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UPenn Med School Wins $600,000 NIH Grant to Create Multidisciplinary Pharmacogenomics Center

The University of Pennsylvania School of Medicine this week said it has won a $595,000 grant from the US National Institutes of Health to create a new interdisciplinary center to study gene-drug interactions.

The Human Pharmacogenomic Epidemiology center, which will be overseen by Stephen Kimmel, associate professor of medicine and epidemiology at the medical school, aims at bringing together several genomic and biotechnology specialties to study gene-drug interactions, according to UPenn.

The center will bring together researchers in genetics, bioinformatics, pharmacology, epidemiology, biostatistics, and bioethics in an attempt to better understand the genetic underpinnings of drug response.

The funding behind the HPE center comes from the National Center for Research Resources, which is part of the NIH Roadmap for Medical Research.

According to Kimmel, the HPE center “hope[s] ... to include input from leaders in the field [of gene-drug interaction] throughout the country and the world. For example, we plan to have leaders in the field visit Penn and work with us on the development of the center.”

The center initially will focus on gene-drug interactions of cardiac and oncology compounds, according to Kimmel. “However, we hope to become more broad than this because our main goal is to advance the methods of the field and foster transdisciplinary development that overcomes barriers to progress in the field,” he wrote in an e-mail to GenomeWeb News this week.

He said the center currently employs around 30 investigators; there are no plans to hire additional staff.

“Hopefully, we will have made enough momentum to develop future, independent funding for research projects in the field [of studying gene-drug interactions],” Kimmel wrote in the e-mail. “Also, there is the possibility that NIH will offer future funding that we can apply for that will fund larger efforts.”


NIH Commits More than $14 Million to Broad Institute for National SNP-Genotyping Center

The National Center for Research Resources of the National Institutes of Health has awarded more than $14 million over five years to the Broad Institute of MIT and Harvard University to develop a national center for high-throughput genotyping.

The institute, the first of its kind in the US, will serve as a resource for researchers to conduct large-scale studies of SNPs in humans and animals to advance disease gene identification, according to an official statement.

Stacey Gabriel will be the center’s principal investigator and director. Gabriel currently oversees the Broad Institute’s genetic analysis platform, and is scientific director of the Broad Institute’s portion of the International HapMap Project.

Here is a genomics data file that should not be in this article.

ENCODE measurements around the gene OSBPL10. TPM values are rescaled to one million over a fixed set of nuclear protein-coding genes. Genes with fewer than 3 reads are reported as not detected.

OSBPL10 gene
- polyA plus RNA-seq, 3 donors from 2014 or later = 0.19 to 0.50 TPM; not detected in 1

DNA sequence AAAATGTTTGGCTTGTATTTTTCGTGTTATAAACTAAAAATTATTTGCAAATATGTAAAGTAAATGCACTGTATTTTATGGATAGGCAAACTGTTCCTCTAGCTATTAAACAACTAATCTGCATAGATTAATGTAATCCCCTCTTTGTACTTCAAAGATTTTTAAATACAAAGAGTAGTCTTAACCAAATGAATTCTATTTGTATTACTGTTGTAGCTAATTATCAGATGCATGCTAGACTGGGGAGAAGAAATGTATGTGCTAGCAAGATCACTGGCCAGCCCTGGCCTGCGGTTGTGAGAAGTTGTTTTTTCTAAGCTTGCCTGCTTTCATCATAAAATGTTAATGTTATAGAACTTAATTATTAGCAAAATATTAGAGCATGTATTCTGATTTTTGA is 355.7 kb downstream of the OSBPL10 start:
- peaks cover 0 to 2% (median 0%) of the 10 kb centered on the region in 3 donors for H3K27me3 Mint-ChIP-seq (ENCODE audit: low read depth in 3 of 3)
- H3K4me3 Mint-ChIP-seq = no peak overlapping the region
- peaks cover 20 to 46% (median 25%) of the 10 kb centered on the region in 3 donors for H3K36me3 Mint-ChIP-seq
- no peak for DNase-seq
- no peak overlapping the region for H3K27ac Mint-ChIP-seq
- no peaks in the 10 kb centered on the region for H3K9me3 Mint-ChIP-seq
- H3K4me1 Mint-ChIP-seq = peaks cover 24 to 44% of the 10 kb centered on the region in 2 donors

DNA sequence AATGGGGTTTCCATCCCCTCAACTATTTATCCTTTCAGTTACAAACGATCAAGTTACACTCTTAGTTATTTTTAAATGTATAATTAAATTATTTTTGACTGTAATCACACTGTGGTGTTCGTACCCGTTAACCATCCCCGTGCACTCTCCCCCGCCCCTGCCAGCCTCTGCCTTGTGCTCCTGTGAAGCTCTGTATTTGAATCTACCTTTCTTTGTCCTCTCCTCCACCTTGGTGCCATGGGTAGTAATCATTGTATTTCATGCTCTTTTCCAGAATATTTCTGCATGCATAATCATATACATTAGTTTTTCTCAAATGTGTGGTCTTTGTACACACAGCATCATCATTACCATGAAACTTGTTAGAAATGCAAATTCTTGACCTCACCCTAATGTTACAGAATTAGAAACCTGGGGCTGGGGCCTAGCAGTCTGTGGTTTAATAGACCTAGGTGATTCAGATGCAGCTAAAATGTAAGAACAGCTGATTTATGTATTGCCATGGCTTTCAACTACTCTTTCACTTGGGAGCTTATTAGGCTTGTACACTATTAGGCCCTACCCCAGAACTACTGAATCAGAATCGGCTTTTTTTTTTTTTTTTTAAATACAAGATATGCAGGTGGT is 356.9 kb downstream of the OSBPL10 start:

The Broad Institute will offer a variety of services for the selection, discovery, and analysis of SNPs, based on three technology platforms: Sequenom’s MassArray, Illumina’s BeadLab, and Affymetrix’ GeneChip, according to Gabriel.

A portion of the center’s annual budget will be used to partially support compelling genotyping research projects, to be selected by a steering committee, the Broad Institute said. The first genotyping studies at the new center will be performed in early 2005, and the center will be taking applications for subsidized research later this fall. Researchers interested in accessing the resource should contact the Broad Institute directly.


GSK to Evaluate Aclara eTag Assays For Cancer Drug Development

GlaxoSmithKline will evaluate Aclara’s eTag assays for their potential use in patient selection for certain GSK targeted cancer therapies, Aclara said this week.

Under the terms of the agreement, GSK will provide Aclara with drug-treated biological samples, and Aclara will test the samples with eTag assays, Aclara said. The companies will then correlate biomarkers with response to the drug.

GlaxoSmithKline will provide funding to Aclara for the study, Aclara said, although it did not disclose specific financial details of the agreement.


NHGRI Awards Perlegen $6 Million To Participate in HapMap Project

Perlegen Sciences has won a $6 million grant from the National Human Genome Research Institute to support the International HapMap Project, the company said this week.

Perlegen will use the funding to employ oligonucleotide arrays made by Affymetrix to genotype more than 2.3 million SNPs in 270 samples — or more than 600 million genotypes, or one cent per SNP — from four populations being studied by the HapMap Project.

Members of the HapMap Consortium are genotyping approximately 1 million SNPs in the 270 samples, or about 270 million genotypes.

In a statement, Perlegen said it will complete all of the genotyping “within one year or less.” The data will be made freely available to all researchers through dbSNP and the HapMap Data Coordination Center at the Cold Spring Harbor Laboratory (http://www.hapmap.org).


Rubicon Licenses DNA-Amplification Technology to Sigma-Aldrich

Rubicon Genomics has granted Sigma-Aldrich an exclusive, worldwide license to GenomePlex, Rubicon’s whole-genome amplification technology, the companies said this week.

Under the terms of the agreement, Sigma-Aldrich will have exclusive worldwide rights to produce and sell GenomePlex kits to the research market. Rubicon, based in Ann Arbor, Mich., will retain all rights to the technology for its core market — molecular diagnostics — as well as for service, the companies said.

Financial details of the agreement were not disclosed.